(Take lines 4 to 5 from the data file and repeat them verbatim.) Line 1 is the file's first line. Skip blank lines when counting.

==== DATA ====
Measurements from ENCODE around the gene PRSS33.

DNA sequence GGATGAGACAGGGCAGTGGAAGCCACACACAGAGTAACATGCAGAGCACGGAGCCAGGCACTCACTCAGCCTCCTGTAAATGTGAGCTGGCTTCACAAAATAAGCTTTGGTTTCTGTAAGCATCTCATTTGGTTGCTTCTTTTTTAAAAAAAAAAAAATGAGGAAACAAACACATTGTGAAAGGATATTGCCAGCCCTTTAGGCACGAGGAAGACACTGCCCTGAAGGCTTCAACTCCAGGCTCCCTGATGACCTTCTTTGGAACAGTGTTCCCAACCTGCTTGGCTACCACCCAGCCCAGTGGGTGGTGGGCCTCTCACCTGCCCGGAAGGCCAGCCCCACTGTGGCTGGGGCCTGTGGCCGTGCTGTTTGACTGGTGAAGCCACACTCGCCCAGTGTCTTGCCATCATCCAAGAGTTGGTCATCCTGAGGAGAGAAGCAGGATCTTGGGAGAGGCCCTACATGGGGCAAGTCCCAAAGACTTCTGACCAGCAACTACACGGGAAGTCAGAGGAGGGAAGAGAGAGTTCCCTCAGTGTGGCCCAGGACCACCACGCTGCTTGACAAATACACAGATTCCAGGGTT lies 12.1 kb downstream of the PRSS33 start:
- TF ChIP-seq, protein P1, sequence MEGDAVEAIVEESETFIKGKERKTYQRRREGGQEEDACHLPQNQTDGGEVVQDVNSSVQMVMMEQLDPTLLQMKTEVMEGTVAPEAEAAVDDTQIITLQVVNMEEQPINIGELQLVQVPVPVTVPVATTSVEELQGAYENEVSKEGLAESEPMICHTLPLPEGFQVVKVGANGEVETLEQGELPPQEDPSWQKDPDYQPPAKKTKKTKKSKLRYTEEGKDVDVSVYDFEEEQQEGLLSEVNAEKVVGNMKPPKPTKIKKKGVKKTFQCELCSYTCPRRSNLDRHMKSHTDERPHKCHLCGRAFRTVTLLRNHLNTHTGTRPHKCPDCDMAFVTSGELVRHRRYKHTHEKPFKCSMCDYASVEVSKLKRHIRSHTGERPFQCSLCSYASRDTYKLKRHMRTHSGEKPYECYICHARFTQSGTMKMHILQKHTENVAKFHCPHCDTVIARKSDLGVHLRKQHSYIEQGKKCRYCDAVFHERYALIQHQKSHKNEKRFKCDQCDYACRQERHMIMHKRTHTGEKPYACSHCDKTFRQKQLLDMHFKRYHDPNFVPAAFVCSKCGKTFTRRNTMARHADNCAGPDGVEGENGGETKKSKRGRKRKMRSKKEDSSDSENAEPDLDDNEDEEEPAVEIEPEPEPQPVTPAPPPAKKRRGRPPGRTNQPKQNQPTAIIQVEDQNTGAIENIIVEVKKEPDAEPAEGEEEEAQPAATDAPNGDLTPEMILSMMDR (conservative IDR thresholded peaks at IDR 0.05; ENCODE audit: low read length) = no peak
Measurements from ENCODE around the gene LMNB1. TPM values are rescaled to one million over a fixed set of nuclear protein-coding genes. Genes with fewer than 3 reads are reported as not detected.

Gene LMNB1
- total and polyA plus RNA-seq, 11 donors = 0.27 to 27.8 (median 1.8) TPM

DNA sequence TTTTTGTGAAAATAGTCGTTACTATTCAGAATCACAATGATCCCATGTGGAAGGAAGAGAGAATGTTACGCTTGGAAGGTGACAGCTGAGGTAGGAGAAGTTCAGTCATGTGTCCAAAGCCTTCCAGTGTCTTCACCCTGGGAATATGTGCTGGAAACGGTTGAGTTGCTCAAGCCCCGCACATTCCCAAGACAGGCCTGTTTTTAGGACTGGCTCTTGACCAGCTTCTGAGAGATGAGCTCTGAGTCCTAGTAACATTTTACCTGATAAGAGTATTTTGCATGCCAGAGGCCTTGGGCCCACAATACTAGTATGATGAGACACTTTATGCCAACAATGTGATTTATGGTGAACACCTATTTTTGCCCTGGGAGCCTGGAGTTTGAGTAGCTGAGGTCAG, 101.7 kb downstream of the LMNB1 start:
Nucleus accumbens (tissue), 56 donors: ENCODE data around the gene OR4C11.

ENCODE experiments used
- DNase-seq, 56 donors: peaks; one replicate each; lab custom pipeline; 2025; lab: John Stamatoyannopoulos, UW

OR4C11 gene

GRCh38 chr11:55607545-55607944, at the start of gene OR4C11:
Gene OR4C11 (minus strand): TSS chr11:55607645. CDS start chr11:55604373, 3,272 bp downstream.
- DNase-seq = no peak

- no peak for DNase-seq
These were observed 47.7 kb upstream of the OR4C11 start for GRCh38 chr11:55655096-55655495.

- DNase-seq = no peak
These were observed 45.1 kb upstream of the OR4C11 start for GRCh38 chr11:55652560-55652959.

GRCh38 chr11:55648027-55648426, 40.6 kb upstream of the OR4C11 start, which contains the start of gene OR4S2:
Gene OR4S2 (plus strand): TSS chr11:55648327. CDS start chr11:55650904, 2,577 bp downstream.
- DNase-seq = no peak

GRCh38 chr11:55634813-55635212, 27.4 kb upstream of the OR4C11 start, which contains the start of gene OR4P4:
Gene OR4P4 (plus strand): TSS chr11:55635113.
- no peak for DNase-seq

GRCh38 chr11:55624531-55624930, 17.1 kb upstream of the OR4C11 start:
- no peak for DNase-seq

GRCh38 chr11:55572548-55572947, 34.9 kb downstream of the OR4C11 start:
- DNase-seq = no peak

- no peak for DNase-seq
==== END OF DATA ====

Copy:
Measurements from ENCODE around the gene LMNB1. TPM values are rescaled to one million over a fixed set of nuclear protein-coding genes. Genes with fewer than 3 reads are reported as not detected.

Gene LMNB1